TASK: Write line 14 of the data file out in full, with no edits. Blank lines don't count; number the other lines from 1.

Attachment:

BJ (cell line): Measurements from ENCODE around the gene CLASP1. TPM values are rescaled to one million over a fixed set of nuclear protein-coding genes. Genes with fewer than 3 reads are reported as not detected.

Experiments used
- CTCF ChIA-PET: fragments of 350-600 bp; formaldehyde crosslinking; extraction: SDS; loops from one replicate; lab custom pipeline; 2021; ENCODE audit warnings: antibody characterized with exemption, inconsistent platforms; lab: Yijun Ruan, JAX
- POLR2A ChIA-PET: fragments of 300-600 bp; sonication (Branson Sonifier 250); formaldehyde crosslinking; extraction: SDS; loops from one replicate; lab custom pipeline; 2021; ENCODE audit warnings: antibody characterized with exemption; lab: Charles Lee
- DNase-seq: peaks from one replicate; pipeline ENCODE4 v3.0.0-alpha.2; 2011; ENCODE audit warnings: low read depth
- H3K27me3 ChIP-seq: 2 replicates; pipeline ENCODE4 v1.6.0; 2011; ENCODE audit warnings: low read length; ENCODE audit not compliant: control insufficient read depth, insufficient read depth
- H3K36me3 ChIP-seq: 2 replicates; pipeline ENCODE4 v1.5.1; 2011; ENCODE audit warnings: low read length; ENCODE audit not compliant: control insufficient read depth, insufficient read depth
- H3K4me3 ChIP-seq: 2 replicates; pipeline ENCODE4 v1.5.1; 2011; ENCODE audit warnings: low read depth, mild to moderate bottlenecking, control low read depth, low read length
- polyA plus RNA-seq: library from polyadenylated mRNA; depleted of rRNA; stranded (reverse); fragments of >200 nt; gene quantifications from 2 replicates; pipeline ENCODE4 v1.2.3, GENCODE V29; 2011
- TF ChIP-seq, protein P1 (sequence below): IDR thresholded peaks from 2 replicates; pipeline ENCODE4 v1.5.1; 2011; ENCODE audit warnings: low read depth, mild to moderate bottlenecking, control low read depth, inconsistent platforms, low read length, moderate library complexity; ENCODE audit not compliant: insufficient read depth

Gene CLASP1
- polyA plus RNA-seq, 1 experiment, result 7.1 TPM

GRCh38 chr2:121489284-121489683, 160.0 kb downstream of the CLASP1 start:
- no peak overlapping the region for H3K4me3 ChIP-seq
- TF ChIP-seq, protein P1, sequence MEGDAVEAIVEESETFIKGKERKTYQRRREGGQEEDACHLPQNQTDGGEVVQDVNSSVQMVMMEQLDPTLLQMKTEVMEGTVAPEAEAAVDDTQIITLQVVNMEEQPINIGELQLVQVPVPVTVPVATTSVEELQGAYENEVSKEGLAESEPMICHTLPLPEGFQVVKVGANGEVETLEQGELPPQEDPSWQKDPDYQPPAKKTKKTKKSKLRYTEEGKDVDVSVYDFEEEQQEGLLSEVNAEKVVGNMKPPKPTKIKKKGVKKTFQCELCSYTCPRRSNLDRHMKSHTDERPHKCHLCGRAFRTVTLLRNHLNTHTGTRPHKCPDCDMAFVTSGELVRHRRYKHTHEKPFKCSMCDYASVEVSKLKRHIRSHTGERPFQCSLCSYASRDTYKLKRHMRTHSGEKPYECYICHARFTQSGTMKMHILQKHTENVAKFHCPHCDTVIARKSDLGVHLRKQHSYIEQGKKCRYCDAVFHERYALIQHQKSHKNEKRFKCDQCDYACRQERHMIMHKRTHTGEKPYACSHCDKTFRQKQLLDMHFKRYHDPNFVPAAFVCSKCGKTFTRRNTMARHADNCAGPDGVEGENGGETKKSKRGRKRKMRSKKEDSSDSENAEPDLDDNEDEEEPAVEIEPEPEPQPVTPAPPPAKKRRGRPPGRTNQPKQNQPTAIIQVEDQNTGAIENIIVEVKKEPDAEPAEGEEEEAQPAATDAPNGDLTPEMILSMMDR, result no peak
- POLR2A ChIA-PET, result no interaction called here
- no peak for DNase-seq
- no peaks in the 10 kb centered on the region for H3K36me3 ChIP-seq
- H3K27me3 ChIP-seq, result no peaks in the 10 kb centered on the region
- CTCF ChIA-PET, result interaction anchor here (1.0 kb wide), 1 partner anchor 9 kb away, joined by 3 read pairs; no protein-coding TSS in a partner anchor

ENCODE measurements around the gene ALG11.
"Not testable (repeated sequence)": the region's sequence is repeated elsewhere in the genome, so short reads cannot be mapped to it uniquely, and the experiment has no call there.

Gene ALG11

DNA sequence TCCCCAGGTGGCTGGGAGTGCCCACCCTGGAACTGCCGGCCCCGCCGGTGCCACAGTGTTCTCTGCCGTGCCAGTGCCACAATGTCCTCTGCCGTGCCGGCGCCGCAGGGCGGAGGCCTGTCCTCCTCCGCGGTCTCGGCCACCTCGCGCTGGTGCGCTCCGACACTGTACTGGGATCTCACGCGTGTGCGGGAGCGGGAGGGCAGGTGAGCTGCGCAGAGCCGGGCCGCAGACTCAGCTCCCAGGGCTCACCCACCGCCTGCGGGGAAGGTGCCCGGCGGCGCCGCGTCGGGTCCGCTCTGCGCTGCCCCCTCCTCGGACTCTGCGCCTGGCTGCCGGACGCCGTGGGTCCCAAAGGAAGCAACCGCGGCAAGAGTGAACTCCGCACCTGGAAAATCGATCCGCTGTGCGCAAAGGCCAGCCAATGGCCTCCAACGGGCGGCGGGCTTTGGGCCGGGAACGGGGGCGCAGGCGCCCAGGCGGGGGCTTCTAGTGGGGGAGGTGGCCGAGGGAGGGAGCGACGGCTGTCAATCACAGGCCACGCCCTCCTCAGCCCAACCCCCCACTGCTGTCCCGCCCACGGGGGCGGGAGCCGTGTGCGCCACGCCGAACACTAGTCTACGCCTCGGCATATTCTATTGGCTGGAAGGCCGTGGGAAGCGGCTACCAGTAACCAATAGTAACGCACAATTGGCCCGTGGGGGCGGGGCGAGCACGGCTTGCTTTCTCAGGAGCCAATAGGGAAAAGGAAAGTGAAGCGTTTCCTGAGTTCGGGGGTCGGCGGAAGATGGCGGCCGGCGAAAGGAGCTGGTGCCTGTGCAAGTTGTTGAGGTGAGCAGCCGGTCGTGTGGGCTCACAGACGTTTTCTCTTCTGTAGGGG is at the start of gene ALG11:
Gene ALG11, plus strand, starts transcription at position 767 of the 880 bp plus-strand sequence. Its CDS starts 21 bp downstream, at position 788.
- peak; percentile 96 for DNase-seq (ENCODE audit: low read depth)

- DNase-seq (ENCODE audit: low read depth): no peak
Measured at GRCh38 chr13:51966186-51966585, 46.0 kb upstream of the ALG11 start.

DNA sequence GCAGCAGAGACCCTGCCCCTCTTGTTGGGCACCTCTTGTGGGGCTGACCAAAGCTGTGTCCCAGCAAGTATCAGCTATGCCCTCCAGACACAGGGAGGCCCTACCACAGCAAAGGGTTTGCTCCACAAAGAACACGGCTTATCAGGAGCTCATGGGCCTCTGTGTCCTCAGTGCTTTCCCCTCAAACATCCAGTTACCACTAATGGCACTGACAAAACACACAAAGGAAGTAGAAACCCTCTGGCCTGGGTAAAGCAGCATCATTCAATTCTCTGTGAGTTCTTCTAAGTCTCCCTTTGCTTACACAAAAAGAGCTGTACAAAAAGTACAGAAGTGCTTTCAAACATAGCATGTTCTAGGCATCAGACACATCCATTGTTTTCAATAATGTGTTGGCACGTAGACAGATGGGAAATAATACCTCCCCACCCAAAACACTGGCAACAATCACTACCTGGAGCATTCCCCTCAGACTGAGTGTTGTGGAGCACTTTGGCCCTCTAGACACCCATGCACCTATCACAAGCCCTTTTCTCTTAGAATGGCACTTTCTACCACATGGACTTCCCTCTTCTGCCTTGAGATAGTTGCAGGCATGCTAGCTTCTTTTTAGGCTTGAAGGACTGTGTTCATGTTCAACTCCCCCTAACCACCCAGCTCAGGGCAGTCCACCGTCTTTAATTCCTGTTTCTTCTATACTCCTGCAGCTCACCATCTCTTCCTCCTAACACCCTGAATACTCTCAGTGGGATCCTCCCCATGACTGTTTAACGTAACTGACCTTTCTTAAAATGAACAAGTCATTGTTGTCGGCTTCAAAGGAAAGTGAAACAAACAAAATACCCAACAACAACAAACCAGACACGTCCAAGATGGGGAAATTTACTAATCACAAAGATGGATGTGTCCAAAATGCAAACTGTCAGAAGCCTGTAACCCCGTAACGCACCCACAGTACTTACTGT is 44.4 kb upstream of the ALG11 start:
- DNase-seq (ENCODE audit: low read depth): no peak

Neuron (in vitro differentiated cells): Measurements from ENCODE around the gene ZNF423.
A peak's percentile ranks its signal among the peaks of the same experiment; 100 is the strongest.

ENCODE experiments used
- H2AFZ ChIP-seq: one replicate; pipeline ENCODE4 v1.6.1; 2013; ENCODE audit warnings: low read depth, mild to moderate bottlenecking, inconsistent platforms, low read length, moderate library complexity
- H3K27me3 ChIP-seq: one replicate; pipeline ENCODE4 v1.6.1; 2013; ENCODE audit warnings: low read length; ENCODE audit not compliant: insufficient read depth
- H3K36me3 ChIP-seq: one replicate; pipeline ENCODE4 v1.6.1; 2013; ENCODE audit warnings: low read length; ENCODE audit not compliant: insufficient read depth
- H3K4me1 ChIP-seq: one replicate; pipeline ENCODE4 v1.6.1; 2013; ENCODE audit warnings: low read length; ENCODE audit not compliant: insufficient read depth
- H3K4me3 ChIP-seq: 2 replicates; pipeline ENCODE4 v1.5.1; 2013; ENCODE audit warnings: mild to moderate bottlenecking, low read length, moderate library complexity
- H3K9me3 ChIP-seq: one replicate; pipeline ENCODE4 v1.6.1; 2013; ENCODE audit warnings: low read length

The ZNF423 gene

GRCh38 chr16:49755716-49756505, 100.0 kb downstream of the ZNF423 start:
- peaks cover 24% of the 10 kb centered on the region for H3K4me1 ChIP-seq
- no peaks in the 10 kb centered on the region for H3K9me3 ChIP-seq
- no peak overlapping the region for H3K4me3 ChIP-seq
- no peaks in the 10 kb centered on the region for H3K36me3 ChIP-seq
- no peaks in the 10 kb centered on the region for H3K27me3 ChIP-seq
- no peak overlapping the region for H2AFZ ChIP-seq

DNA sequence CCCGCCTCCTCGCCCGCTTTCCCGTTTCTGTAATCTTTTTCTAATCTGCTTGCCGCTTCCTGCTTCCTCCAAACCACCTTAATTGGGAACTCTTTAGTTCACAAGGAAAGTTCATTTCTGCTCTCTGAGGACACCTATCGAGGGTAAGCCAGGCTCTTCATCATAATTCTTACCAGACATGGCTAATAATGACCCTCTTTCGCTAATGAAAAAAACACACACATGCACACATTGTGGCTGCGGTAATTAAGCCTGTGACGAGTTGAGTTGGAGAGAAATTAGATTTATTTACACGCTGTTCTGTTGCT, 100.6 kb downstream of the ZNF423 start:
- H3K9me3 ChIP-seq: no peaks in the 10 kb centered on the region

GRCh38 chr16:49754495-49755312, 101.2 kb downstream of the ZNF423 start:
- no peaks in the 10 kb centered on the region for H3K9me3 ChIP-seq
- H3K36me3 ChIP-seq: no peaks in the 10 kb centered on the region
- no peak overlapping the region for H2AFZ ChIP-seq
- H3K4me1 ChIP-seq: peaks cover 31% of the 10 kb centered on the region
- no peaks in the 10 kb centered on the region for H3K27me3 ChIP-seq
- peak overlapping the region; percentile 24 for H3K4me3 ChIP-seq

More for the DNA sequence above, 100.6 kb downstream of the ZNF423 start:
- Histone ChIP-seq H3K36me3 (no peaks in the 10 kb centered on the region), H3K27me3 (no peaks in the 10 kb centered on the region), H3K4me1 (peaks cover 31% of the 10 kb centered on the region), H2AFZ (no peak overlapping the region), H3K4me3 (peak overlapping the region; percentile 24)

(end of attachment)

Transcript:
- no peak overlapping the region for H3K4me3 ChIP-seq